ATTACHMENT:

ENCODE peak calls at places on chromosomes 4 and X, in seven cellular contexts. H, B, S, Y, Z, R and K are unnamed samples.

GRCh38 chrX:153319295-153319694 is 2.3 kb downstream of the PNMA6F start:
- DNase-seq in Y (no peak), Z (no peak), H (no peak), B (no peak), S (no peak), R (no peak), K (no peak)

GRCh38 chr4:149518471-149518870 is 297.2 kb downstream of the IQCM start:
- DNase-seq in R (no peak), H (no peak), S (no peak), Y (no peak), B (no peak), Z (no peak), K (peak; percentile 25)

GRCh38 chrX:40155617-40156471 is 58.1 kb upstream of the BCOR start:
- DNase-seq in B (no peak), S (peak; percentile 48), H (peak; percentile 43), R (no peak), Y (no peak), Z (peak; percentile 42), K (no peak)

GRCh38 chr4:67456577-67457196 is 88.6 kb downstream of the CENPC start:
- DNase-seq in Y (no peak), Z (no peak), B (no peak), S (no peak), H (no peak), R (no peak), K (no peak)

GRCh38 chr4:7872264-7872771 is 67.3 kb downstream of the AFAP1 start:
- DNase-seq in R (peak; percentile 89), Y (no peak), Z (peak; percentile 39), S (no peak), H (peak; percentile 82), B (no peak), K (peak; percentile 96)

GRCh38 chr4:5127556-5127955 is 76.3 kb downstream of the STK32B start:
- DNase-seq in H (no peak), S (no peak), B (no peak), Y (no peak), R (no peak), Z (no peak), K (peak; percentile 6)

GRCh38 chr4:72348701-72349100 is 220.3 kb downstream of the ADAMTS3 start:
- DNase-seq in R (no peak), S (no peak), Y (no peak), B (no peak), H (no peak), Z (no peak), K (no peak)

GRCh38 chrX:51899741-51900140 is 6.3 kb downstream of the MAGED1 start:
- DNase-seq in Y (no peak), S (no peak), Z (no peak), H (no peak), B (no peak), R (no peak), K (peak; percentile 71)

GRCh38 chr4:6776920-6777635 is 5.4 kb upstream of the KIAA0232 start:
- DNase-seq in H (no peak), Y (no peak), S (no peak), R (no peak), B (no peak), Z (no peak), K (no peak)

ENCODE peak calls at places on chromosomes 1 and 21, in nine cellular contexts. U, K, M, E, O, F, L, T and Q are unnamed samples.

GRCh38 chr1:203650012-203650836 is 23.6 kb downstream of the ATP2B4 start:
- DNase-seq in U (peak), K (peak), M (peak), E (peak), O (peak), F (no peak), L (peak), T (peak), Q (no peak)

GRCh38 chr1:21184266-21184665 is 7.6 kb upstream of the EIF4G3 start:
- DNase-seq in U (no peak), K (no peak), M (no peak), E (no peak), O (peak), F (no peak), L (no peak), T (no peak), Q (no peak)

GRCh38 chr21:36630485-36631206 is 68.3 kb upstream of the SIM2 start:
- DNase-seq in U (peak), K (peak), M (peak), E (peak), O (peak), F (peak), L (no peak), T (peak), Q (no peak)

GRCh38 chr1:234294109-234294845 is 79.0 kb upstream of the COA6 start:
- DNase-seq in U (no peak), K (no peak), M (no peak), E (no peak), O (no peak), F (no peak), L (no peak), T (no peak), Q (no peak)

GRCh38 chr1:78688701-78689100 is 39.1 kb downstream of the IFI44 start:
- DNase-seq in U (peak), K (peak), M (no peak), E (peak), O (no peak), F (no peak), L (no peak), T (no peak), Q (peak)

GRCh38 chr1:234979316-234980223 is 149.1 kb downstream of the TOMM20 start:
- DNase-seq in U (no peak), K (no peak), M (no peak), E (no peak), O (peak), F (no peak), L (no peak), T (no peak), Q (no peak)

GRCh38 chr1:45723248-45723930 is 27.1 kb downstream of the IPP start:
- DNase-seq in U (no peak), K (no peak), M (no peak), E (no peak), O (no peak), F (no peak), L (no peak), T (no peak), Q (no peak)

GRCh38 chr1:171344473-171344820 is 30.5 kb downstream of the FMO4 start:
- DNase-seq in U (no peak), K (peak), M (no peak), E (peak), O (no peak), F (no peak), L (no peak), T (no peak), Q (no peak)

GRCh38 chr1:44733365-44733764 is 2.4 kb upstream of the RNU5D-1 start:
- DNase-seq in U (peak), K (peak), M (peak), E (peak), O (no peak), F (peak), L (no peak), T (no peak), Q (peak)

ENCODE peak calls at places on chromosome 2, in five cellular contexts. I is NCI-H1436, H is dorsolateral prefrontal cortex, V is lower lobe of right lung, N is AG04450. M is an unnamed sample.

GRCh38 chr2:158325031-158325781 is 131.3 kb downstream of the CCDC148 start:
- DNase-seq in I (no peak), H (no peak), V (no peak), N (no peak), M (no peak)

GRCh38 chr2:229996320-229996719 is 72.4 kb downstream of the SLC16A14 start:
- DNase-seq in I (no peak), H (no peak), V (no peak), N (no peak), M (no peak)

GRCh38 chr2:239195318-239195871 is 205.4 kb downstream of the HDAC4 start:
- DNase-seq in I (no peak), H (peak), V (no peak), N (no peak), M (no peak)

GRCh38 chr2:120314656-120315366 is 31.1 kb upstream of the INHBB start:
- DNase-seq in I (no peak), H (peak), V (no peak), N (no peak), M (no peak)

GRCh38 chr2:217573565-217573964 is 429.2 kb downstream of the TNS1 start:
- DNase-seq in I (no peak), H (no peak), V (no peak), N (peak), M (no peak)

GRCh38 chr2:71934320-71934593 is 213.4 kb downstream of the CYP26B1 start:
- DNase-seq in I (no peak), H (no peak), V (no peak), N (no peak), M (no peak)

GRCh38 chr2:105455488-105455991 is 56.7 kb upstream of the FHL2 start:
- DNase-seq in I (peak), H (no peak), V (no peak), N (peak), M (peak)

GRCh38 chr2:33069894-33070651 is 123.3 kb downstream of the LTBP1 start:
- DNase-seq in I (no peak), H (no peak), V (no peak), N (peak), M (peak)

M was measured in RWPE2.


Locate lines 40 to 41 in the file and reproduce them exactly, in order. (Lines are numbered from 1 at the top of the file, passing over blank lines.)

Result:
GRCh38 chr2:158325031-158325781 is 131.3 kb downstream of the CCDC148 start:
- DNase-seq in I (no peak), H (no peak), V (no peak), N (no peak), M (no peak)